According to the experimental and clinical experience of Thompson and Loomer8 a heel-rise view was developed because a significant number of osteochondral lesions are found posteriorly.32 Unexpectedly, only one of the three extra OLTs diagnosed by the mortise view was located posteriorly. In our opinion, this may be explained by the simple fact of an additional radiograph in a different position (plantar flexion) of the talus.
Although MRI is now the most appropriate method to use,15,17 our results do not support its presumed superiority in the discriminating patients with or without an OLT. MRI showed a high sensitivity and specificity, but these results were not statistically significantly better than those produced by helical CT with multiplanar reconstructions. This has not hitherto been stated.
Helical CT and MRI have improved the sensitivity and specificity for the detection, exclusion, and characterisation of osteochondral injuries;9 MRI identified four chondral lesions, which helical CT did not find. Consequently, MRI provided more certainty than CT that an OLT is indeed absent if MRI is negative. MRI allows visualisation of the extent of the bony involvement and of overlying abnormalities of cartilage, although MRI may not be as useful in showing cortical outlines in comparison with helical CT.33
However, the true extent of the OLT may be obscured by concomitant bone-marrow oedema. It is known that the diameter of the lesions measured on MRI can exceed that shown on conventional radiographs.34 This is important for the pre-operative planning of drilling, because sufficient perforation of the sclerotic bone is essential.
CT can accurately identify and localise a lesion while defining its extent.35,36 In the past CT has been regarded as the reference test by which the final diagnosis was established.37,38 The use of helical technology with multiplanar reconstructions has improved diagnostic quality. In our study, 81% of the OLTs were identified on the CT scan correctly. Only five false-negative cases were found in our study. In four these were simply chondral lesions without subchondral abnormalities. These may be detected when intra-articular contrast was used. Chondral lesions can be missed, since helical CT without intra-articular contrast cannot assess the overlying cartilage.39 Our results showed that, given a positive test result, helical CT provided more certainty than MRI that an OLT was actually present. Furthermore, CT had the advantage of a wider availability and a shorter acquisition time compared with MRI.
In 1984 Pritsch, Horoshovski and Farine40 first suggested the role of arthroscopy in the treatment of osteochondral lesions of the ankle. An advantage of diagnostic arthroscopy over radiological methods is that not only inspection of the cartilage is possible, but by palpation with a probe it is possible to determine if there are soft spots or delaminated areas to pinpoint an OLT.34 Furthermore, once the OLT has been detected it can be treated during the same procedure. In our study all OLTs were identified by arthroscopy, but four of eight tibial lesions were missed. In three cases a talar lesion was also found. The tibial lesions were probably overlooked because of the presence of the talar lesions. Since the surgeon was satisfied that the cause of the patients’ disorder had been detected no systematic inspection of the tibial plafond was performed.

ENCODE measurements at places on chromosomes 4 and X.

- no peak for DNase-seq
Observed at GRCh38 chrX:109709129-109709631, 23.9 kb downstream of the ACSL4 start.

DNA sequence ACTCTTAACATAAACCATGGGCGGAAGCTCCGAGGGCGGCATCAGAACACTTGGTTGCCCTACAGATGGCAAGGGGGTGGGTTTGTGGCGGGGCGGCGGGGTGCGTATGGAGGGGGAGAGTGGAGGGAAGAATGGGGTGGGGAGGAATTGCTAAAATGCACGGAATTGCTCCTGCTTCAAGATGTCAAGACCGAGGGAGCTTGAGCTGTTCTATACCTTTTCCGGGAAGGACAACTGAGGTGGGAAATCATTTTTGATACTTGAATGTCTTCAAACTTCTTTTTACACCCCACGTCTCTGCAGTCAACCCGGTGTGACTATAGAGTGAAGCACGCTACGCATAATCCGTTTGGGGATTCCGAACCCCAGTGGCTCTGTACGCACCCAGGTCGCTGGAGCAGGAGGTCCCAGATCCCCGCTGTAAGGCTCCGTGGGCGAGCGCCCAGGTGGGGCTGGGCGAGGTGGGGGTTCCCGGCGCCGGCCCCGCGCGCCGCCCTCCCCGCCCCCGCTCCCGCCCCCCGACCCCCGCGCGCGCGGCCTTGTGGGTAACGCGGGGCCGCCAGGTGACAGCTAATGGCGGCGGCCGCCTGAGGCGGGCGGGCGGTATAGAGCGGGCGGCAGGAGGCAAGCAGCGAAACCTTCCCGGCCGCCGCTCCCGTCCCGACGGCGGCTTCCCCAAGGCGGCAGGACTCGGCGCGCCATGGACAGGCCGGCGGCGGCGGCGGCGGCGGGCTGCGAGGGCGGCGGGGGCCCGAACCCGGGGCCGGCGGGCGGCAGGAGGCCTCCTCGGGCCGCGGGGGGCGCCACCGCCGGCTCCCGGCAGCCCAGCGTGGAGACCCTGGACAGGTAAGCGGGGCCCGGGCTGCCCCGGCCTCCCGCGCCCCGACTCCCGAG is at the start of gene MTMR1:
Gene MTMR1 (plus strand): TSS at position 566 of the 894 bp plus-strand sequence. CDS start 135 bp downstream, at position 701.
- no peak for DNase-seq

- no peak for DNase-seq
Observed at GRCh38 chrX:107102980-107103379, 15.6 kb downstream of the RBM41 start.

This phenomenon is known as ‘satisfaction of search’.41,42 It is therefore important to inspect the tibial plafond routinely and systematically even in patients with a talar lesion, for so-called mirror images or kissing lesions.29,30,43 We found five kissing lesions in 104 ankles (5%), which is comparable with findings in other studies.44 Diagnostic arthroscopy was statistically significantly better than HPX and the mortise view. However, it did not show better results than helical CT or MRI in detecting or excluding an OLT.
There are some disadvantages in the design of our study. Ideally, the scoring of the index test and the reference test should be blinded. In our study the reference test consisted of the combination of the initial tests and, as a consequence, had not been scored blindly. We strongly argue that this is reasonable because in practice, information from the combination of tests is the best proxy, of a ‘gold standard’. No test available can serve as a ‘gold standard’ on its own.
We conclude that there is no statistically significant difference in the ability to discriminate patients with or without an OLT between helical CT, MRI, and diagnostic arthroscopy. Helical CT and MRI were statistically significantly better than HPX for detecting or excluding OLTs, while the mortise view was not. Both tests performed very similarly. Helical CT gave more certainty than MRI that an OLT was present, and MRI was more certain in a negative test result.
Contrary to our hypothesis, conventional MRI did not prove to be better than high-resolution multidetector helical CT for the detection or exclusion of osteochondral lesions.
No benefits in any form have been received or will be received from a commercial party related directly or indirectly to the subject of this article.
- Received June 13, 2003.
- Accepted May 26, 2004.
- © 2005 British Editorial Society of Bone and Joint Surgery